Michelin Tires advertisement in Houston, Texas with the original Michelin Men, 1910. The original Michelin man was actually white from the beginning, he was meant to resemble a stack of tires, which were primarily white during the time of the mascot’s invention. They started the Michelin Star rating for restaurants. Smart way to get people to use their cars (to visit good restaurants) thus wearing out their tires, and needing new ones.
LRRP in Vietnam – Long Range Reconnaissance Patrol – reading comic books while waiting for a helicopter, 1960s.
These Long Range Recon units had a good reputation during the war. Their job was to go out and locate the enemy for future operations. They would be inserted into an LZ (the chopper would do several false insertions to throw off enemy observers, on one of which the LRRP patrol would actually get off the ship). Once off typically they would run a short distance to some sort of concealment and stop, they would spend a length of time totally silent and listen for any activity in the area, then and when they thought no enemy were present proceed very quietly to a hide site where they would remain overnight (RON). Once in the site they would set up in a defensive perimeter, usually in a circle (they loved bamboo groves for this) or set up however the terrain allowed or predicated, lay out claymore mines and settle in for the night. This site might be near a trail(s) or bunker complex they thought, hoped, to be actively used.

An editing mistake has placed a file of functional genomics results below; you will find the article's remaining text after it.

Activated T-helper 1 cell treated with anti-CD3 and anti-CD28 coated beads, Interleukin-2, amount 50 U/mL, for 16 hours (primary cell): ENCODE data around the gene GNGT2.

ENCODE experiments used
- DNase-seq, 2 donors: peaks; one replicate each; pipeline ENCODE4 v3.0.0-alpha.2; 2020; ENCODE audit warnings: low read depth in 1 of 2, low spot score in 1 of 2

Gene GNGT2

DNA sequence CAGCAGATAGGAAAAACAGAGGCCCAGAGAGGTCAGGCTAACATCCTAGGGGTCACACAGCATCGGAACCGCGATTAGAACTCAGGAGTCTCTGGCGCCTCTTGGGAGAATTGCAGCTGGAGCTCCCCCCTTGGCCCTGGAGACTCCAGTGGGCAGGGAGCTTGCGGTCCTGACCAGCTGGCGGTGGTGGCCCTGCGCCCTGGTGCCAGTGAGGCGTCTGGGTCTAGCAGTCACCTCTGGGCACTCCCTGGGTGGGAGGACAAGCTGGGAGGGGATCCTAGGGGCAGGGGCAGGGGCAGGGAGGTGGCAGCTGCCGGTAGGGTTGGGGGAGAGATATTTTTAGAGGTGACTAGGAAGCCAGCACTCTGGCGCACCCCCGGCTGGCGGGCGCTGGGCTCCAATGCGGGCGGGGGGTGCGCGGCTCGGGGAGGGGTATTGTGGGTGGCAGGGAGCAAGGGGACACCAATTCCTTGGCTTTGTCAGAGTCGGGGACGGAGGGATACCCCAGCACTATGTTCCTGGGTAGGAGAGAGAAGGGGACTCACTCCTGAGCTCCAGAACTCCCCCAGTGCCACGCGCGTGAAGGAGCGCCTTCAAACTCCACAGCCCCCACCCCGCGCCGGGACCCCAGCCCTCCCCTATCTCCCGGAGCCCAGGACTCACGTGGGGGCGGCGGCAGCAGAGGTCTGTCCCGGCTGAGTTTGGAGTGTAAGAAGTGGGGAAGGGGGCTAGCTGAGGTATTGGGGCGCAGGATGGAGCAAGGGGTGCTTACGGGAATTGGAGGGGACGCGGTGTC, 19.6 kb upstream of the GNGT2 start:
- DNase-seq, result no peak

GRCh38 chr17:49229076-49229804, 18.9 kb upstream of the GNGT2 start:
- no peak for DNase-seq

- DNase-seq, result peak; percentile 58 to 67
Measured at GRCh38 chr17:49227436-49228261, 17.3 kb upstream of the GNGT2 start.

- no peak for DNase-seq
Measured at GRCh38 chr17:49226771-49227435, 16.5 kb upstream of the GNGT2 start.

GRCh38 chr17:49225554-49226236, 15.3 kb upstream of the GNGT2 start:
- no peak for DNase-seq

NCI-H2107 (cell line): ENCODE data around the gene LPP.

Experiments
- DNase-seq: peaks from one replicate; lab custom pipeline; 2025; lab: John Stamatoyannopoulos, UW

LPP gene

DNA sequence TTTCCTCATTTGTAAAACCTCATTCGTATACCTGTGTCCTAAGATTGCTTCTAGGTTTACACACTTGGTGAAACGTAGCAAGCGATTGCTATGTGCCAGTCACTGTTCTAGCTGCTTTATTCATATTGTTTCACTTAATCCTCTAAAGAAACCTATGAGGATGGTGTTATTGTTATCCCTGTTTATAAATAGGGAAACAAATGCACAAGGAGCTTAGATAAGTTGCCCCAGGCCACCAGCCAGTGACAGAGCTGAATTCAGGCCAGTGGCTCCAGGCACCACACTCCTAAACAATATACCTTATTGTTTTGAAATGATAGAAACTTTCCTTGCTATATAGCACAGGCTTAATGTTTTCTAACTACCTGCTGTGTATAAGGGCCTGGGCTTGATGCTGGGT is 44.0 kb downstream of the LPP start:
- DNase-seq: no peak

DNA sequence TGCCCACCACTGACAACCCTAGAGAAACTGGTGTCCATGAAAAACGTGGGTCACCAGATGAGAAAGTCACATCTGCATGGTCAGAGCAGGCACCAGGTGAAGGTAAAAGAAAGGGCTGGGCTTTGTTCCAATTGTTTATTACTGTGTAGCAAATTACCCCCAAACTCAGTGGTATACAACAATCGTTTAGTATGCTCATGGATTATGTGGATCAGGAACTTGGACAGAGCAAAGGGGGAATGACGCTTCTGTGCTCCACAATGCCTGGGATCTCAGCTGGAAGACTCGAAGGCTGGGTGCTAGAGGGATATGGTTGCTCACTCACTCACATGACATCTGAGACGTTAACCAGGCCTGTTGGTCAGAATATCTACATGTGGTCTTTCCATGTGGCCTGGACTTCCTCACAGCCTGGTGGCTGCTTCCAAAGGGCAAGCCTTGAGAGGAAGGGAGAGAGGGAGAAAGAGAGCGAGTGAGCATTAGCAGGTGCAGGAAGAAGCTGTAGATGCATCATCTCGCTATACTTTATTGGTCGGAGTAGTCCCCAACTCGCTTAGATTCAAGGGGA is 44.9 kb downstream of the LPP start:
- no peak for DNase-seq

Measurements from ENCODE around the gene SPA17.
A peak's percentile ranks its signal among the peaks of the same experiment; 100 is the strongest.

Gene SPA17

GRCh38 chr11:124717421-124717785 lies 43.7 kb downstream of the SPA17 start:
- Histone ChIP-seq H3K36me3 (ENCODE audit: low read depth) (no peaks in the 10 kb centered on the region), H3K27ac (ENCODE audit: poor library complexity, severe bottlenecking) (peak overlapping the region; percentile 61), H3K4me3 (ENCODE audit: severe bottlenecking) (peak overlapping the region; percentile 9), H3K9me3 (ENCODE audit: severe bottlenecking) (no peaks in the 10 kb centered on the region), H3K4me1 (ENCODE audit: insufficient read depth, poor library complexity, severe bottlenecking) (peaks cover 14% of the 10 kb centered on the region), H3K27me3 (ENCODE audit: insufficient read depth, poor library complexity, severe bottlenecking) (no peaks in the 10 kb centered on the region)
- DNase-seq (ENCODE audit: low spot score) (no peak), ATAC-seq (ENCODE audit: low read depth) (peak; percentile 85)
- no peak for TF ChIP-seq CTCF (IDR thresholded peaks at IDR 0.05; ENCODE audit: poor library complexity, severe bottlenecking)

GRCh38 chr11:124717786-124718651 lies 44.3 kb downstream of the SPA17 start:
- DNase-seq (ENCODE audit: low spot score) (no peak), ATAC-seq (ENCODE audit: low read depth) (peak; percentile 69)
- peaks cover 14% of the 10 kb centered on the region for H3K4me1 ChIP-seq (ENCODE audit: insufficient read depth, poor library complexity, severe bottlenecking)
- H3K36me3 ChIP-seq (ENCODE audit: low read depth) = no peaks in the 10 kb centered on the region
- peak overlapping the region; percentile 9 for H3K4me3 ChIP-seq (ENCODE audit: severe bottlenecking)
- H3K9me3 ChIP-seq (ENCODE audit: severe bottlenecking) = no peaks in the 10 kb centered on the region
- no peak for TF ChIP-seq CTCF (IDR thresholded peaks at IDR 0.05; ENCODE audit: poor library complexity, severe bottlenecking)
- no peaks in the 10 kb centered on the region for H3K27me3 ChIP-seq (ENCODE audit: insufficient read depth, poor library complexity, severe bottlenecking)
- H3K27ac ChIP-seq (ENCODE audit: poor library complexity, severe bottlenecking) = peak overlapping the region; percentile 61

Keeping silent they would mount a rotating guard whose job was to maintain communications via radio and to listen for activity and report what they heard. If there was something to report it was done in whispers on the radio, could be something as mundane as “0320 hours, dog barking, 200 meters south southwest.” or, interesting and full of potential danger “0400, Three NVA traveling south on trail at [coordinates given], 0415 platoon sized NVA traveling south.” This sort of radio chatter was kept to the minimum and mostly the radio contact was simply to “break squelch,” meaning the LRRP would key his microphone once, the soldier back at base who monitored the frequency would then answer with two clicks of his mike. This clicking back and forth was generally all that would be heard on the LRRP network, it was done on the half hour and a way to check in with base that all was good (so far). In the AM the lurps would (or might not) move during the day, observing and scouting as they went, to the next hide site, set up as before and spend the night doing the same thing in that site. This activity was repeated for however many days the mission lasted, generally three.
Their job was not to engage the enemy nor, if possible, to be discovered at all. They operated in small teams, generally six men, so too weak to go looking for a fight. If discovered though they might be quickly overran or end up in a running gun battle while attempting to escape to a PZ (pickup zone). My hat is off to these brave troopers. They did a dangerous job in a very dangerous place. They had to know their stuff and be extremely sneaky too.